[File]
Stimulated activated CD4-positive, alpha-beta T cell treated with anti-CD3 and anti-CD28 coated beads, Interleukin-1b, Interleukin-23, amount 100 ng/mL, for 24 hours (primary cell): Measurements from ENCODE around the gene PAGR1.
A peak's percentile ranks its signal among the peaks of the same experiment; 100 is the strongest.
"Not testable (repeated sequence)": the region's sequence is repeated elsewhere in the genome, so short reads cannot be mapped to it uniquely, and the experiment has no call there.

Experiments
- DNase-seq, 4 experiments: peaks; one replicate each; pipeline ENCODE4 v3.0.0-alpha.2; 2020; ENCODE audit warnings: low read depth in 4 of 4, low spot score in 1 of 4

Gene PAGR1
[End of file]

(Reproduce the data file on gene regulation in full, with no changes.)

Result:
Stimulated activated CD4-positive, alpha-beta T cell treated with anti-CD3 and anti-CD28 coated beads, Interleukin-1b, Interleukin-23, amount 100 ng/mL, for 24 hours (primary cell): Measurements from ENCODE around the gene PAGR1.
A peak's percentile ranks its signal among the peaks of the same experiment; 100 is the strongest.
"Not testable (repeated sequence)": the region's sequence is repeated elsewhere in the genome, so short reads cannot be mapped to it uniquely, and the experiment has no call there.

Experiments
- DNase-seq, 4 experiments: peaks; one replicate each; pipeline ENCODE4 v3.0.0-alpha.2; 2020; ENCODE audit warnings: low read depth in 4 of 4, low spot score in 1 of 4

Gene PAGR1